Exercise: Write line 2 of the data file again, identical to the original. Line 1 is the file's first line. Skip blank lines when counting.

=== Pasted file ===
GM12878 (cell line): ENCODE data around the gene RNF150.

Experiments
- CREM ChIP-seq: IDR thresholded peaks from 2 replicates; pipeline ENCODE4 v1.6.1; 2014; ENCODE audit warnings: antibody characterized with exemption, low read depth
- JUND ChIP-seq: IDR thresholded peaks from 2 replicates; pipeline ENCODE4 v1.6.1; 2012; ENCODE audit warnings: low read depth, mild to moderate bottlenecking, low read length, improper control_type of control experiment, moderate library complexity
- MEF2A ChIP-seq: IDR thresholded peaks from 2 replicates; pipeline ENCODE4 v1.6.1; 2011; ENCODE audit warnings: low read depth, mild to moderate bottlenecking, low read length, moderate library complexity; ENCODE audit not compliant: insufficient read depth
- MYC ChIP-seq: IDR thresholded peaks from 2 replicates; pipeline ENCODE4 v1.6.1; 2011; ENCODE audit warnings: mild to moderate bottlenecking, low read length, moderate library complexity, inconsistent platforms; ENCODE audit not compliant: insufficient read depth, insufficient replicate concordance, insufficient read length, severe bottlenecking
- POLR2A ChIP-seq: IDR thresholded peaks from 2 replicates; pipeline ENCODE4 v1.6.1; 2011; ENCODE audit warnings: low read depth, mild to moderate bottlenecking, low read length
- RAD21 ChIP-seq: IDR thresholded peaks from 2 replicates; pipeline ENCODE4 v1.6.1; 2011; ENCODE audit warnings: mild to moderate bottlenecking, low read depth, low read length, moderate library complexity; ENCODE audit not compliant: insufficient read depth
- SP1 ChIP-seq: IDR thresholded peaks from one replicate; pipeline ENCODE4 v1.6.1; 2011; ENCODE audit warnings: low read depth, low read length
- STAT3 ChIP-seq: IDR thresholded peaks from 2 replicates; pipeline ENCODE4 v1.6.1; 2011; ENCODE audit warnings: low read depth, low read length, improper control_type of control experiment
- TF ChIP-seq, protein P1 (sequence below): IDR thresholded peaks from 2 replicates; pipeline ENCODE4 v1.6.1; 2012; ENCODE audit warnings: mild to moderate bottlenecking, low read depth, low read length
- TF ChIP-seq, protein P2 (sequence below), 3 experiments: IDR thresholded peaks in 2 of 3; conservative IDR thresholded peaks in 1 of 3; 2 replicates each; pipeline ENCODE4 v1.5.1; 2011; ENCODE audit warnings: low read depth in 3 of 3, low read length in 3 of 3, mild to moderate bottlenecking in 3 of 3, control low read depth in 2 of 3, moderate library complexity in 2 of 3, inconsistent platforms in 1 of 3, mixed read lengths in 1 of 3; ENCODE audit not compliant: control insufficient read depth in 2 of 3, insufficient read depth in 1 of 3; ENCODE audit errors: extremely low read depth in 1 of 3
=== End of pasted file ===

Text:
Experiments